The big business of elections in India
Elections in India generate a huge amount of business. The ongoing month-long elections in five states has been no different, as BBC Hindi's Faisal Mohammed Ali reports from Uttar Pradesh.
As the campaigning winds down in Lucknow, capital of Uttar Pradesh state, lorry owner Ravi Singh has begun to worry about his livelihood again.
For the past month, political parties have hired his truck for up to 2000 rupees ($40; £25) a day for campaigning. Business has never been so good for Mr Singh.
"Now I have to look around for customers again. They are not easy to come up. There are too many trucks," he says.
It is not the lorry drivers alone who make good money during elections in India. Across town, the owner of a charter airline with a fleet of two- and seven-seater planes is reporting an uptick in business.
"All our seven planes were completely booked in January and February by political parties for campaigning. They flew a total of 600 hours during this period, which is quite high by our standards," says Manav Singh, managing director of Imperial Air.
As politicians, journalists, diplomats and election watchers flood the city to campaign for their parties, hotels have been doing a booming business too.
Occupancy in the posh Taj Hotel has been 100%, says its deputy sales manager Shabahat Hussain.
With political parties using technology to spread their message, text messaging companies and call centres have benefited.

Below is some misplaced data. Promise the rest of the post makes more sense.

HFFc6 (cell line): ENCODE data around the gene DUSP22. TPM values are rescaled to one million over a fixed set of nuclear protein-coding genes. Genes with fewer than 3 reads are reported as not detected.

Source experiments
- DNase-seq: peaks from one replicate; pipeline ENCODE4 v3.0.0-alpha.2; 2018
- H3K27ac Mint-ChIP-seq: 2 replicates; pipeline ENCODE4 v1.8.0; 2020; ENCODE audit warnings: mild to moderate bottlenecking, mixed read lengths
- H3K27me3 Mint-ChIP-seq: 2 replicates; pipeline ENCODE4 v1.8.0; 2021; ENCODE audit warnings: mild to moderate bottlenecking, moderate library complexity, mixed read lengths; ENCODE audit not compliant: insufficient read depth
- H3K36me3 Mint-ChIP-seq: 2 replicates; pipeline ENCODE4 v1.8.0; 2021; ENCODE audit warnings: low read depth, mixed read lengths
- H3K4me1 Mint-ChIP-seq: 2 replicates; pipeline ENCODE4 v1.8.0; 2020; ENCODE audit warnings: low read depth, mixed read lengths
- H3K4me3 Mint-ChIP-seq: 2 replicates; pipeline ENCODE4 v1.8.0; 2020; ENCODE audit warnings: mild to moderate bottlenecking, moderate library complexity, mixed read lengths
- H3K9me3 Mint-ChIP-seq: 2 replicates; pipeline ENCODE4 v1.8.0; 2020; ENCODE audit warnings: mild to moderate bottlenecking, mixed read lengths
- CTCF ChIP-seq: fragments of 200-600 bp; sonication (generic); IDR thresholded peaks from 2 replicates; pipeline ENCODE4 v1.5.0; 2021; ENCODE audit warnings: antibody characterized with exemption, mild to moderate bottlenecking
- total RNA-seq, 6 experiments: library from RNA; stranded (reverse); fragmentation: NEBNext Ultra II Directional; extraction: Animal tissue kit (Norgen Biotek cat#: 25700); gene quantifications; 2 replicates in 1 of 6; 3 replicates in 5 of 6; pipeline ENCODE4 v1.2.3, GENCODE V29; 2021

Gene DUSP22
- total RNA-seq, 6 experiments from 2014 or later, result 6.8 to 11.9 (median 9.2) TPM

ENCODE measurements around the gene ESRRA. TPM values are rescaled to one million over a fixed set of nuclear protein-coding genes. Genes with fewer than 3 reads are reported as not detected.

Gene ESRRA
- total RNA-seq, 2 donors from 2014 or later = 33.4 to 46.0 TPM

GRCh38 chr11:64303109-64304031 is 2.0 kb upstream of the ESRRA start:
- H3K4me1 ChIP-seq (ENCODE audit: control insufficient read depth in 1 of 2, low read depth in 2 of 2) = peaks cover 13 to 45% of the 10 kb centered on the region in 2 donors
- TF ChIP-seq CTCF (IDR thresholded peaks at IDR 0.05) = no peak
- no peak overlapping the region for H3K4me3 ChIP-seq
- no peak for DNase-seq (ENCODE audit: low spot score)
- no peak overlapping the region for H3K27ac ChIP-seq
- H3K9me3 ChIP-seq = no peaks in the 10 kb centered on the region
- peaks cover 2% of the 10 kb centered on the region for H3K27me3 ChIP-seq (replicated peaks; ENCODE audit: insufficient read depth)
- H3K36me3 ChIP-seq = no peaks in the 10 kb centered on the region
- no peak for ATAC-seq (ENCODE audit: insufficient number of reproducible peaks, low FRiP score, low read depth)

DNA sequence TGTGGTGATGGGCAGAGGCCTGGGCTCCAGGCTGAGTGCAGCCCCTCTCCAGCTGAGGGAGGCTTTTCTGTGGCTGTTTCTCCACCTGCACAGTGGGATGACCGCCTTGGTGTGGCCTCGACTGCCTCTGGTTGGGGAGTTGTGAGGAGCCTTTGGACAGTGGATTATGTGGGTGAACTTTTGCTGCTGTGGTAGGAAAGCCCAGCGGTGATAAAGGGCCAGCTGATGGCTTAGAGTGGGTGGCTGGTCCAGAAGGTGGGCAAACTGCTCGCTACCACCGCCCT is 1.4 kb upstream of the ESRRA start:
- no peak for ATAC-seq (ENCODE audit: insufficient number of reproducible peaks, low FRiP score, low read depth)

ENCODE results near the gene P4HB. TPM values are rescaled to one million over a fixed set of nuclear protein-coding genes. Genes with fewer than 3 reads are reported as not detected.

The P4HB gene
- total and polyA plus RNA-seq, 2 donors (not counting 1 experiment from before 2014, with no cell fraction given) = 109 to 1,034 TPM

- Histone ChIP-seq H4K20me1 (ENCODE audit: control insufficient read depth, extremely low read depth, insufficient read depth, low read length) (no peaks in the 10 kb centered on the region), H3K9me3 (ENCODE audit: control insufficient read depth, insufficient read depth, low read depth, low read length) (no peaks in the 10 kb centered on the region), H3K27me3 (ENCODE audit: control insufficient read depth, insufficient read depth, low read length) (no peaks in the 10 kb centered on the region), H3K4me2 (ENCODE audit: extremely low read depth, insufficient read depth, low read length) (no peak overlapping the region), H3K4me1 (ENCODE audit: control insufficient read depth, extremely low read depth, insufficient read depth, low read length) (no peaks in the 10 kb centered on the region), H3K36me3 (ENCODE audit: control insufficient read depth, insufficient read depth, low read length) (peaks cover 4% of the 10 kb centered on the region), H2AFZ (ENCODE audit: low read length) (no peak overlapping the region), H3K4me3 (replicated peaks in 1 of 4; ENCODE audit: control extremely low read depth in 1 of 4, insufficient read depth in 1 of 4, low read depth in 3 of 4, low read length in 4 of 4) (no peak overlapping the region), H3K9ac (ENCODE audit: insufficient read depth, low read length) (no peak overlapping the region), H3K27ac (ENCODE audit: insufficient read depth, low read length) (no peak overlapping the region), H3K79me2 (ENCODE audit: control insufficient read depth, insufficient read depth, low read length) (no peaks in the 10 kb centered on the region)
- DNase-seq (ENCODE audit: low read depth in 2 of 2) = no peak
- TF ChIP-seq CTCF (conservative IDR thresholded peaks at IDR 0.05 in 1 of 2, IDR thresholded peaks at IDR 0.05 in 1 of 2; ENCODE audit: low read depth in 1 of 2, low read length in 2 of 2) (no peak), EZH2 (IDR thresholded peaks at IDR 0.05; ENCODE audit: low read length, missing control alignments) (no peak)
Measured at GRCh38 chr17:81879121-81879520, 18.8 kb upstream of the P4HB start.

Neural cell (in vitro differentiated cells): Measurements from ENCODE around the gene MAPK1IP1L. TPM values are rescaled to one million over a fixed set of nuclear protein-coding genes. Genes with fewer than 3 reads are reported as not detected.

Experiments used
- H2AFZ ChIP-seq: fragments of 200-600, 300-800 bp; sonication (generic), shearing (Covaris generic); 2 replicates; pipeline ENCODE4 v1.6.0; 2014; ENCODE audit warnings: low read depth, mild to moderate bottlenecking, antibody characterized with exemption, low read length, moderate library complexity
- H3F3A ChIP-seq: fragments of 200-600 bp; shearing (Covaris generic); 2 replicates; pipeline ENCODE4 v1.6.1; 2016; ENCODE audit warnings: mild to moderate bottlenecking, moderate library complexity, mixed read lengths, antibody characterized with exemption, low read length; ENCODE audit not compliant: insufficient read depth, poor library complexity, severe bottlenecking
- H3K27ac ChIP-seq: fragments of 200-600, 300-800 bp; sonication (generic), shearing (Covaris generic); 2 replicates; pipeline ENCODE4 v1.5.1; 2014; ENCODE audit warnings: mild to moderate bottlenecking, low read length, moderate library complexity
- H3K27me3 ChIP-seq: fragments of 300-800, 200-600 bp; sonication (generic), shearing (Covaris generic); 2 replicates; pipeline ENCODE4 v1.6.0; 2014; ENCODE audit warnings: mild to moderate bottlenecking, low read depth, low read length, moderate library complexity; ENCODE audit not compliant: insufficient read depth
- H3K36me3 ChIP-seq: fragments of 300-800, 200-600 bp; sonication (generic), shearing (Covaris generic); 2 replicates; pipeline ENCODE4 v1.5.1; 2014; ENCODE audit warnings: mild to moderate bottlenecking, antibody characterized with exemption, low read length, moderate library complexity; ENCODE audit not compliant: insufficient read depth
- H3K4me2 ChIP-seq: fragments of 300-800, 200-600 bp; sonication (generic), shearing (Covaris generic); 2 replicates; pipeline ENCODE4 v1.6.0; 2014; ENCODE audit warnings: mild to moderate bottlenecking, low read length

Anup Agarwal launched a new text and voice messaging company on the eve of the polls. Despite glitches, his company sent out 700,000 messages, charging less than a cent for every message.
"Many people can't read messages in English and Hindi messages are still not very successful. But still it has been a very good experiment, maybe it would pick up next time," he says.
Also, all the parties set up their own call centres, hiring equipment and staff.
"The idea was to provide a single number to contesting candidates and party workers where they can call in case of a query, an emergency or know the party line on specific issue," says Shehzad Poonawalla, head of a call centre run by the Congress party.
"We also provide information on issues such as star campaigners and available publicity material."
However, demand for some conventional businesses linked to elections has begun to fall.
The printing business, for example, has taken a hit as demand for pamphlets and publicity material has gone down.
Elections have India have always spurred business - one unconfirmed estimate put the total spending during the 2009 general elections at $3bn, higher than the $2.4bn spent during the last US presidential polls.
India's election authorities have capped each candidate's spending at $32,500.
Many believe that most candidates spend more than this. But if they stuck with the cap, the 9,000 candidates running in the five states in these elections would have spent a whopping $300m.